Last night a friend and I ate dinner at Felfela in downtown Cairo. This landmark restaurant has been serving pigeon (among other dishes) to customers since 1963. President Jimmy Carter autographed a menu here in 1979. Many other famous people have stepped across this threshold.
This was my third visit, but hopefully not my last. The food, the waiters and the ambiance all conspire to make each meal and conversation memorable.
I won’t forget the first meal here in August 2012 with my new Egyptian friend and a Professor from Gaza; nor my second meal with a young Syrian doctor in January. Last night I shared the meal with a new friend from Geneva, Switzerland. She ate pigeon, I tried the Kofta.
Over my right shoulder, there was a beautifully ornate, wooden bird cage.
I thought it was really stunning and just had to have a picture. The waiters stood by quietly watching as I pulled out my camera.
Then it hit me . . . like a ton of bricks. There was a pigeon inside quietly watching me too. Perhaps my friend had just finished devouring its mate.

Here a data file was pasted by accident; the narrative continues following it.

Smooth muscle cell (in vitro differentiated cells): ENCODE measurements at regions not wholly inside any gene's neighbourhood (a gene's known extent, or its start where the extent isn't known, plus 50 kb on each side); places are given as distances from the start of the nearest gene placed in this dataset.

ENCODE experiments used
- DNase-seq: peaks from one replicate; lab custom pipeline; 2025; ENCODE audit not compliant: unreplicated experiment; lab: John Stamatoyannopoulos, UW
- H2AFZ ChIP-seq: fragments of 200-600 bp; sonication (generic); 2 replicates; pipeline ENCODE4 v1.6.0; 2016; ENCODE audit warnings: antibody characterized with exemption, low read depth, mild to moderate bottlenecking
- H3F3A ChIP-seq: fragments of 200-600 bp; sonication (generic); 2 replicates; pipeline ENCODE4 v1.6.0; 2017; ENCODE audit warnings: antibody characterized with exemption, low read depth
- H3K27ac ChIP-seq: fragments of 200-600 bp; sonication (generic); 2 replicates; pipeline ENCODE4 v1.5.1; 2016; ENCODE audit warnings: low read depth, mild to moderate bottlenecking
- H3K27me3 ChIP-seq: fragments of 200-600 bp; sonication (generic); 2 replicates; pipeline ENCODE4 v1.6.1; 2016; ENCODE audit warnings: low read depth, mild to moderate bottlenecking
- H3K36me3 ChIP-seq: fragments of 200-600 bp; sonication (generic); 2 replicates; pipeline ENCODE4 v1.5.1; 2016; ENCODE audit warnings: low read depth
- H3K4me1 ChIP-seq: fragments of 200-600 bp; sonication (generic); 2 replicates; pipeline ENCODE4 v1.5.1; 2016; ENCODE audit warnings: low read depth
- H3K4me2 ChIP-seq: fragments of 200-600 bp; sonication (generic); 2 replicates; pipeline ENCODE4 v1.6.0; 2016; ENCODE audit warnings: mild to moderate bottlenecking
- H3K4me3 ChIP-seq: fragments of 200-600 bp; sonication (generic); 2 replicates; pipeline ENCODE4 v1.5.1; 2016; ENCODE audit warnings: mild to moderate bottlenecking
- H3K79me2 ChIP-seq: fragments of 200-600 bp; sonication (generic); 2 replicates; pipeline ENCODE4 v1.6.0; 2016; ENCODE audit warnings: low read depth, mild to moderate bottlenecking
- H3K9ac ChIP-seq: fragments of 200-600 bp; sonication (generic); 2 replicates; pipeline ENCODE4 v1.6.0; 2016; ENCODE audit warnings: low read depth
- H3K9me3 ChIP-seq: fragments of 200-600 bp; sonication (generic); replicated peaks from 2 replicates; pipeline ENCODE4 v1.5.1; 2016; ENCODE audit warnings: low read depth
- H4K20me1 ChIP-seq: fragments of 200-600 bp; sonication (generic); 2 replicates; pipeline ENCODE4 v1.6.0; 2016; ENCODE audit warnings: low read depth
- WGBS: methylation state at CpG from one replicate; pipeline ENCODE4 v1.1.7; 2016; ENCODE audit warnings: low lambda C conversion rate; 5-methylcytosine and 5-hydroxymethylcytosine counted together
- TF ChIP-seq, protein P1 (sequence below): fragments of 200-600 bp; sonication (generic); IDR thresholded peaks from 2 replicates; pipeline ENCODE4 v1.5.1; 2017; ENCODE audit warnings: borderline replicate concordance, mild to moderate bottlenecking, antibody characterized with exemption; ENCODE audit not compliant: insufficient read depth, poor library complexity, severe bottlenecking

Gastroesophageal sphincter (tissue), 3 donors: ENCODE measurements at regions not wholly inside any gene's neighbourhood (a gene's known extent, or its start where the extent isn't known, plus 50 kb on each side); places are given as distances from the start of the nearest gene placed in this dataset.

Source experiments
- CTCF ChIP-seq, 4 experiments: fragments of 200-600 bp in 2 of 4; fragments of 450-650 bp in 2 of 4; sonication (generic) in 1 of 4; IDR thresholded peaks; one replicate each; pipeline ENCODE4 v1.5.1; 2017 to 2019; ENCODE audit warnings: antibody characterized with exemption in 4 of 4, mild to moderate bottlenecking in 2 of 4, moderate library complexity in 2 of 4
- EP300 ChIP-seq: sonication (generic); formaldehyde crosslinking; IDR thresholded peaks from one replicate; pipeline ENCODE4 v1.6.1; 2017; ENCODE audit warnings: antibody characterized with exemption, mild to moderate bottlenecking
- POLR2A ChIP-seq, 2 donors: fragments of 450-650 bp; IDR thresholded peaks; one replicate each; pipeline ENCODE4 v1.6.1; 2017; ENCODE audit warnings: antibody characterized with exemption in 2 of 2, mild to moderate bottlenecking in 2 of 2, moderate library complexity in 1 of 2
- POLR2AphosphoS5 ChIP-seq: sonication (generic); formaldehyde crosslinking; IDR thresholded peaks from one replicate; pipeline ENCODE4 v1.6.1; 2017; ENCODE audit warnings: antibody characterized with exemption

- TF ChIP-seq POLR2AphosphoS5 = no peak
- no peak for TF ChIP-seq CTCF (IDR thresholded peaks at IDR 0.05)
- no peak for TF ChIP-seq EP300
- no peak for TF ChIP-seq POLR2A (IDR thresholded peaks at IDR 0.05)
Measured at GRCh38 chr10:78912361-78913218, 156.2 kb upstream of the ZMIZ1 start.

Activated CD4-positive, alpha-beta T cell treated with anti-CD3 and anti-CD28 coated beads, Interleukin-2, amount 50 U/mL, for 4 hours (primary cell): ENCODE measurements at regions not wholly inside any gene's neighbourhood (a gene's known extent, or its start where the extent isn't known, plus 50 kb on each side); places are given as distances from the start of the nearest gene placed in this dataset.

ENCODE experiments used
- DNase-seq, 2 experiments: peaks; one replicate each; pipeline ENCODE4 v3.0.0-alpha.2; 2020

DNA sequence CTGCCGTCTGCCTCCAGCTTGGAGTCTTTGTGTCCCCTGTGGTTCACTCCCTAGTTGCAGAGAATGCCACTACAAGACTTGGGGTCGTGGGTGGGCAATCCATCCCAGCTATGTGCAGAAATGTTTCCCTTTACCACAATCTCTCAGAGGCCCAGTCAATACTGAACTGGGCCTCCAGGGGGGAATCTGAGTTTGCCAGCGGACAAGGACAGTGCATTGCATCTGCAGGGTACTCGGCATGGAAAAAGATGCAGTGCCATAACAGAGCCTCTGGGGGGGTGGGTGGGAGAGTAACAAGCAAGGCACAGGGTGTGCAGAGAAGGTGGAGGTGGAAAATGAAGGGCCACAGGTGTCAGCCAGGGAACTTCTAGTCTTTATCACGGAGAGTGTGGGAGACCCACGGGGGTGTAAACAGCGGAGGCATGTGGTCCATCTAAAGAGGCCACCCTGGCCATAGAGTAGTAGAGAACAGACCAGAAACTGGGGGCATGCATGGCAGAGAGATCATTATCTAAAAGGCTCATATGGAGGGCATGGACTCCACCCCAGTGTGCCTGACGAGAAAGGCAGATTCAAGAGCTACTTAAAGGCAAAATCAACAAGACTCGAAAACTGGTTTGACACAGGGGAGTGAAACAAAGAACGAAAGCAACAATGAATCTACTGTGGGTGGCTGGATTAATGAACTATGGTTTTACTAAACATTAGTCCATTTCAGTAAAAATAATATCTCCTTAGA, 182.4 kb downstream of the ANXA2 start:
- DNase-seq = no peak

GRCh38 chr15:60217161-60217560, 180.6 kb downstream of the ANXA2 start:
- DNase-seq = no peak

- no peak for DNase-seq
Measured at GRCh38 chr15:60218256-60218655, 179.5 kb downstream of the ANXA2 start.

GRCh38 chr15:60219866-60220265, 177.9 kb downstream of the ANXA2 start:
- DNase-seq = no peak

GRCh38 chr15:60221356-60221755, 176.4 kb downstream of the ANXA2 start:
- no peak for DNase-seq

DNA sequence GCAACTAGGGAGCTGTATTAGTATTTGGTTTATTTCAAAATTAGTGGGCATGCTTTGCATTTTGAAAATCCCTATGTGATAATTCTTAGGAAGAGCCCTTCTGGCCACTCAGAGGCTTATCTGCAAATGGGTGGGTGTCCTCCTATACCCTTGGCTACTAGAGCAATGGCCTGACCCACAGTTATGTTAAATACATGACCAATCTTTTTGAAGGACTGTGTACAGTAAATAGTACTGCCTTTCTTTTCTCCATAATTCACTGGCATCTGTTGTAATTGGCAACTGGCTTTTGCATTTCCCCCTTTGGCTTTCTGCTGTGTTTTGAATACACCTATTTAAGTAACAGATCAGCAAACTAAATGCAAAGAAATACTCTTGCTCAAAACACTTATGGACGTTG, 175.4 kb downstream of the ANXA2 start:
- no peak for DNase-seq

The pigeon didn’t make a sound and didn’t twitch a muscle, but I knew it was a alive because it blinked.
Family and friends have shown me pictures of Gaza that they found on the Internet or that someone sent to them. “This looks like a resort community,” they say. Beautiful buildings, lush lawns, colorful images of people sitting around at ease and smoking hookah.
“Occupation doesn’t look so bad! What are they complaining about in Gaza?”
Ask the pigeon. It knows all about living in a beautiful home, quietly watching people eating . . . pigeon.
The next time someone sends me a picture postcard of beautiful Gaza, I’m going to send them this birdcage and pigeon. Would they really like to trade places?